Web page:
PR 12 Monday 26 July 2010
The last chapter has been written in a Nottinghamshire mother’s battle for justice – almost seven years to the day since her daughter drowned in a sailing tragedy in Greece.
Lynne Morgan, from Woodborough, has just heard from her Greek lawyers that the Supreme Court in Athens has rejected a final appeal by two employees of the UK-based company, Sunsail – resort manager William Hutton and beach manager Kevin Jones — against their convictions for causing death through negligence, for which they received 10-month prison sentences, suspended for three years.
Eleven-year-old Laura Morgan, drowned off Paleros,Greece, on July 31, 2003, when the trapeze harness she was allowed to wear could not be released and she was trapped beneath an overturned catamaran. She was on holiday with her mother and elder sister, Sarah, at Club Vounaki, Sunsail’s flagship Greek resort .
Since then, there have been seven court hearings, covering an initial criminal trial, an Appeal, an Appeal retrial and two Supreme Court hearings.
Along the way there have been four guilty verdicts pronounced.
During her seven-year ordeal, Lynne has made four emotional returns toGreeceto give evidence as a witness.
She has also faced an agonising five-month wait since February for the outcome of the second Supreme Court hearing – based on legal points – to be announced.
Lynne says: “This has been an enormously difficult emotional journey for me, and news of the appeal rejection comes at a particularly poignant time for me, with the anniversary of Laura’s death so imminent.
“But I was determined to see this through and attempt to get justice for Laura’s sake.
“Laura will always be with me every moment of every day, but, at last, the criminal court case is over and that brings an element of closure. I hope that Dr Chapman, the Nottingham coroner will now be able to complete the inquest and record a verdict.”
Lynne adds: “Sorrow is a lasting legacy, but so is the knowledge that Laura would want me to be positive and use this tragedy as a spur to help other young people.”
Lynne and Laura’s father, Graham, who were divorced shortly before the tragedy, have established the Laura Rose Memorial Trust (www.lrmt.co.uk), to help meet children’s education needs.
And, since last November, Lynne has been chairwoman of Y- Notts www.y-notts.org.uk which makes grants to local people aged under 30 to further their personal development and education.
FOR FURTHER INFORMATION FROM:
26 Smalls Croft
Phone numbers: 0115 965 4745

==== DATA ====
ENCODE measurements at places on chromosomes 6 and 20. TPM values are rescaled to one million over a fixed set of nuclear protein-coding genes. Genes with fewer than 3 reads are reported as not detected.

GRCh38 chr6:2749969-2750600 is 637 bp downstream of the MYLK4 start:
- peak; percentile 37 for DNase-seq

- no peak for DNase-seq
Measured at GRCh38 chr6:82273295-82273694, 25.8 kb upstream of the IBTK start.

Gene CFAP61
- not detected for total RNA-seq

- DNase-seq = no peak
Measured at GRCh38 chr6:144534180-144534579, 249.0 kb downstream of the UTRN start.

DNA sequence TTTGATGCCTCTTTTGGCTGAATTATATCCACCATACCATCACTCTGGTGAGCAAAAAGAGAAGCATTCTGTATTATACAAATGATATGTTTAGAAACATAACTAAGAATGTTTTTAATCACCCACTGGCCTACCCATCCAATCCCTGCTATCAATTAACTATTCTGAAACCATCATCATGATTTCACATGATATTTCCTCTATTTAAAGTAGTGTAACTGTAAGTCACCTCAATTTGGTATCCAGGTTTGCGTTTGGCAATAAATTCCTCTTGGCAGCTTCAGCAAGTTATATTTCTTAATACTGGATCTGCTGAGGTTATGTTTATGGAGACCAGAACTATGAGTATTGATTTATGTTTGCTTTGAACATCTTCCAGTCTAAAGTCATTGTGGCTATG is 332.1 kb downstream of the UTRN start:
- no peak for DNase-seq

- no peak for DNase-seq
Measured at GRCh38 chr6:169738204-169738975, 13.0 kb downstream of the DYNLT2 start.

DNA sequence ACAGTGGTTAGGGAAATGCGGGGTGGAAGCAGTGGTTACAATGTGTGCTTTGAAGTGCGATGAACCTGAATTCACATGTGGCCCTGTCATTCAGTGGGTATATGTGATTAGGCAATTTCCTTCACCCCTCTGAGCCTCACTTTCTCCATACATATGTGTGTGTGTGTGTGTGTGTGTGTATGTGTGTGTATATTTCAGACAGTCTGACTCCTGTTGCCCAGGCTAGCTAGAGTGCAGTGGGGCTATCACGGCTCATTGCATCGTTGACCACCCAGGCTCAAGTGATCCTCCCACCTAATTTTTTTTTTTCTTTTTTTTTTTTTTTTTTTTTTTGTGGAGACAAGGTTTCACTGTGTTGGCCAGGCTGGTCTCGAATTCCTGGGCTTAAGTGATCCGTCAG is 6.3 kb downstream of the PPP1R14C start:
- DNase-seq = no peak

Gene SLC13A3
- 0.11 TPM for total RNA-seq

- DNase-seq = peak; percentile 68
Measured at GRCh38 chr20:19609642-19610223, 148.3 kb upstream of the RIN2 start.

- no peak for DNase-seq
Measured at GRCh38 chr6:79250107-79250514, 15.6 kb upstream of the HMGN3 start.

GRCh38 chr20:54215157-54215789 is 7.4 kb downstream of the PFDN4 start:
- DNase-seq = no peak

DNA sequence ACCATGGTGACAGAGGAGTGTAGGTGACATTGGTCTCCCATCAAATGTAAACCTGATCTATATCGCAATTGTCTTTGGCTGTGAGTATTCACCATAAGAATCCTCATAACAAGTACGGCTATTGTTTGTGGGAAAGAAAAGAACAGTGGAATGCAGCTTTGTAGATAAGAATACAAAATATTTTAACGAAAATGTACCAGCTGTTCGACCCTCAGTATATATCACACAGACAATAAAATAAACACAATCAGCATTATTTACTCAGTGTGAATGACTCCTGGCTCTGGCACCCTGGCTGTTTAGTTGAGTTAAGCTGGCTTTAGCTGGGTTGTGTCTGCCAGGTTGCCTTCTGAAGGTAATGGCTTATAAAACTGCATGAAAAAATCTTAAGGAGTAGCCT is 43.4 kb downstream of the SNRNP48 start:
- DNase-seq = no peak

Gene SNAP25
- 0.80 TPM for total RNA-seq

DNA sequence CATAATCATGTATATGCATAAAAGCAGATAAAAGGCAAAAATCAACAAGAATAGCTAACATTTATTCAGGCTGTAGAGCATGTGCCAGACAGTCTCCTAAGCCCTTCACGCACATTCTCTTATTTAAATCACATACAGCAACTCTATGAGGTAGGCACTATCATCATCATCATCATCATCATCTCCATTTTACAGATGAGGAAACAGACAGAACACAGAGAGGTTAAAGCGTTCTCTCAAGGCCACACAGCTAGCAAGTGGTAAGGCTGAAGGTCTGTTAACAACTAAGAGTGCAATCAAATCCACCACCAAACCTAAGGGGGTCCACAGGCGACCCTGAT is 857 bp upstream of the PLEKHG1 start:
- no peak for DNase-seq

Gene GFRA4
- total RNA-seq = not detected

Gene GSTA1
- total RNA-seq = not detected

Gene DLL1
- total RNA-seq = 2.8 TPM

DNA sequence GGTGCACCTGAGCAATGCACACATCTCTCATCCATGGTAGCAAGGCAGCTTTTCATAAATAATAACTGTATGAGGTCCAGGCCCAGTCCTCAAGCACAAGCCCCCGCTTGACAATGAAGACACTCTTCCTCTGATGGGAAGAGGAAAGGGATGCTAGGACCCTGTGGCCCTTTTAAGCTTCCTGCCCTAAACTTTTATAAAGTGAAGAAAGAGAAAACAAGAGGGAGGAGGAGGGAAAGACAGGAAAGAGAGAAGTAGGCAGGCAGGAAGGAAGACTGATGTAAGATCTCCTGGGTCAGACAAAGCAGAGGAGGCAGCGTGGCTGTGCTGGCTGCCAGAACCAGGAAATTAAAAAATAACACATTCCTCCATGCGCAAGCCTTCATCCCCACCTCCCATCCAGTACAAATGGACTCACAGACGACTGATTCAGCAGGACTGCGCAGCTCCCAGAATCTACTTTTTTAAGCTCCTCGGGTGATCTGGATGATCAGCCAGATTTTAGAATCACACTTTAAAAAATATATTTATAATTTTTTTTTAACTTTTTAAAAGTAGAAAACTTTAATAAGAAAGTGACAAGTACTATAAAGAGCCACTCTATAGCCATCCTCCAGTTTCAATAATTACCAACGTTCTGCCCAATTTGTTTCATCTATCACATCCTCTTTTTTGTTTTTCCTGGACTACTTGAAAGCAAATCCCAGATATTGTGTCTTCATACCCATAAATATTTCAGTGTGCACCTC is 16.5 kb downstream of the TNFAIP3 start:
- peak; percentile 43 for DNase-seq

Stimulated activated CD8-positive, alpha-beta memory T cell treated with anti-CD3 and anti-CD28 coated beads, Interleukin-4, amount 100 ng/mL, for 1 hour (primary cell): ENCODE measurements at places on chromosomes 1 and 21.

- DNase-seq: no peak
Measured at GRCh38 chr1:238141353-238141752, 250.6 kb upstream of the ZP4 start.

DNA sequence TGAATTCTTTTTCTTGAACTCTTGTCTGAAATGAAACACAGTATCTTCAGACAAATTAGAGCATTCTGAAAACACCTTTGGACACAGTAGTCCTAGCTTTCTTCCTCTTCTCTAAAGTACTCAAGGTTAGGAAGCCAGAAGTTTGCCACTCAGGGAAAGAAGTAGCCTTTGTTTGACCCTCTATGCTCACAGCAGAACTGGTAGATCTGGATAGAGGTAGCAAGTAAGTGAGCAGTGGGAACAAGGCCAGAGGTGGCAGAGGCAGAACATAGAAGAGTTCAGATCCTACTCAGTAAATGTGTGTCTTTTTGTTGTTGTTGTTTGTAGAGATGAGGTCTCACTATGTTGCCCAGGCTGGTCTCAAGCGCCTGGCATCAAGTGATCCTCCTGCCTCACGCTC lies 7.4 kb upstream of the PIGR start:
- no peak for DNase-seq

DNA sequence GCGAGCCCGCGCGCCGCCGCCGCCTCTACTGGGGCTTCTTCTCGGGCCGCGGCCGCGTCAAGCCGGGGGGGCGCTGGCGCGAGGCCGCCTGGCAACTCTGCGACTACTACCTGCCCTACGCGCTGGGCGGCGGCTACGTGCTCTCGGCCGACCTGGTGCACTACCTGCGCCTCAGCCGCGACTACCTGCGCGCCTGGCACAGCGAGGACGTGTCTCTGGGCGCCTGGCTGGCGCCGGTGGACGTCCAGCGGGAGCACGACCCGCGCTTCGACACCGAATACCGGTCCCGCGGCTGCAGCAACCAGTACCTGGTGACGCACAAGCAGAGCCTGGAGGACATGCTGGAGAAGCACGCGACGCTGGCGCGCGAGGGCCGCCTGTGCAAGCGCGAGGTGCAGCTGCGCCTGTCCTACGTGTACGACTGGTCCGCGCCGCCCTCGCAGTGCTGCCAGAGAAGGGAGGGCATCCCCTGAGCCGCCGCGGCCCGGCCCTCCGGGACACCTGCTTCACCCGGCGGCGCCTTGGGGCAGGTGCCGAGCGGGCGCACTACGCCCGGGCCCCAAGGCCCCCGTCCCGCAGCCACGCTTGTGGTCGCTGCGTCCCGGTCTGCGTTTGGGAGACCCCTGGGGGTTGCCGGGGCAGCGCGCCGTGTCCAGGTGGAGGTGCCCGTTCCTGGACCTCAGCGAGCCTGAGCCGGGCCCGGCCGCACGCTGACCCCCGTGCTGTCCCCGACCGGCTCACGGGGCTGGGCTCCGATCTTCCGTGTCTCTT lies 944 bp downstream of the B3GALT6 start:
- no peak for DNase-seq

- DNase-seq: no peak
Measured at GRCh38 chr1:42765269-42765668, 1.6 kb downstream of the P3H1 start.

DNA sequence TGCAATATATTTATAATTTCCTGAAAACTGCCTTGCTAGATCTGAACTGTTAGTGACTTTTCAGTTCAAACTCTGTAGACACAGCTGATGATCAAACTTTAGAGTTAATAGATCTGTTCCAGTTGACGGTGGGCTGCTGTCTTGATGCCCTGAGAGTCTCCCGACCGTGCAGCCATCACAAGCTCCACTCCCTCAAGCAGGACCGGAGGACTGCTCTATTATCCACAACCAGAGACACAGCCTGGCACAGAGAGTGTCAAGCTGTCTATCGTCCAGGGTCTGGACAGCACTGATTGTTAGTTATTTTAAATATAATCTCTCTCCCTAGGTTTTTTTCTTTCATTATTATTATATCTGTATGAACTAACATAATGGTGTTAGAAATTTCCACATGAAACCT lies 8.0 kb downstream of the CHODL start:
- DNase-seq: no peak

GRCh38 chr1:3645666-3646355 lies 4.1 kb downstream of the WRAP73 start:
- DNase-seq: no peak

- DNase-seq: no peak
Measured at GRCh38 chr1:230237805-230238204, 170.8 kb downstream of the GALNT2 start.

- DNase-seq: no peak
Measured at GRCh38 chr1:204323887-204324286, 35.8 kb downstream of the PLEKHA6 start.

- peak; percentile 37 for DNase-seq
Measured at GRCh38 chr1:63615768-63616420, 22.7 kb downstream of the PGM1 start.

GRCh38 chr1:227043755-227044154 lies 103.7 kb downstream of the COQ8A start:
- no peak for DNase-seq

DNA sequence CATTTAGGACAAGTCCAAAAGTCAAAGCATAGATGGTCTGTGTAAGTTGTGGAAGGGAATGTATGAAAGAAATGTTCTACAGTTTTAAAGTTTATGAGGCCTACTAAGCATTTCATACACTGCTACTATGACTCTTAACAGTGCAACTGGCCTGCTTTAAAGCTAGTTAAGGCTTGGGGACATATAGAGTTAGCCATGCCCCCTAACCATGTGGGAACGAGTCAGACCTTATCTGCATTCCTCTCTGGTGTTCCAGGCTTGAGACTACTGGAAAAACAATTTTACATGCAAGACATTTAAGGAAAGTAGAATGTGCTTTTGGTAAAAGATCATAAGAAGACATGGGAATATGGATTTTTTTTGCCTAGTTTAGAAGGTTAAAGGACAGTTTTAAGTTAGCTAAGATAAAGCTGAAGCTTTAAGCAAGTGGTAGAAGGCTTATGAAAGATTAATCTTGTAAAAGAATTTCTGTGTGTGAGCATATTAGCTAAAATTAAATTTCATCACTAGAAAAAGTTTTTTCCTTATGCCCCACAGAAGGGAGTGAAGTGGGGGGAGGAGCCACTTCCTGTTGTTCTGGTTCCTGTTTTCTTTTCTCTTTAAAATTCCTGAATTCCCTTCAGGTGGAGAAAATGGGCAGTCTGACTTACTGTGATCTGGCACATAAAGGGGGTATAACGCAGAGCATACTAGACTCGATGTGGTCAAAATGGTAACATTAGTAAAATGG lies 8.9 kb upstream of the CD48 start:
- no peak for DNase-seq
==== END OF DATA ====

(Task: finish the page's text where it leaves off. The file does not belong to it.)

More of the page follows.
Sunsail is now part of TUI Travel PLC – an international leisure travel company formed by the merger of First Choice Holidays PLC and the tourism division of TUI AG in 2007
PR 2 12 September 2005
An eleven-year-old girl who died in a holiday drowning tragedy two years ago will be commemorated on September 14 when a seat is dedicated to her name in a new wildlife garden at Nottingham Girls High School, where she was a pupil.
Laura Morgan died just a few weeks before she was due to transfer to the SeniorSchool. She had been a pupil at the Junior School for 4 years. Many of Laura’s school friends are expected to join her sister Sarah and mother Lynne –herself a High School old-girl and Local Governor — for the brief dedication ceremony.
Later in the evening, at the school’s Annual Prizegiving in the Albert Hall,Nottingham, Sarah, now 18, will receive awards for her recent A level success and a prize for being last year’s Head Girl.
In March this year, the school was also presented with a memorial hockey trophy to mark Laura’s love of the game.
The Laura Rose Memorial Trust to support needy children across the world has also been launched.
Laura was drowned on July 31, 2003, after being trapped in a harness underneath a capsized catamaran, while on a two-week watersports holiday with Lynne and Sarah at Club Vounaki, a Sunsail club hotel at Paleros on the Greek mainland near the island of Lefkada.
Four days after the seat dedication, Lynne will be flying to Greece for the trial of four men and a woman on charges related to Laura’s death.
The Laura Rose Memorial Trust is a registered charity – www.lrmt.co.uk
PR1 – March 2005
An eleven-year-old girl’s love of hockey will be commemorated on Friday (March 18) when a new trophy is presented at the final assembly of the term at Nottingham Girls High School .
Laura Morgan died in July 2003, whilst on holiday inGreece, just a few weeks before she was due to transfer to the senior school. Hockey was one of her favourite sports and she was a regular at South Nottingham Hockey Club junior training sessions.
The Laura Morgan Memorial Trophy for outstanding contribution to school hockey will be presented by her mother, Lynne, who is an old-girl of the school and a Governor. The first recipient will be 1st XI captain Danielle Paffard.
Laura’s sister, 18-year-old Sarah, is the current high school Head Girl, and was leading goalscorer for the Ist XI hockey team last year. She also plays regularly for South Nottingham Hockey Club Ladies teams.
“Hockey has played an important part in both my daughters’ lives and I know Laura would have thought it great to have her enjoyment of the game marked in this way,” said Lynne.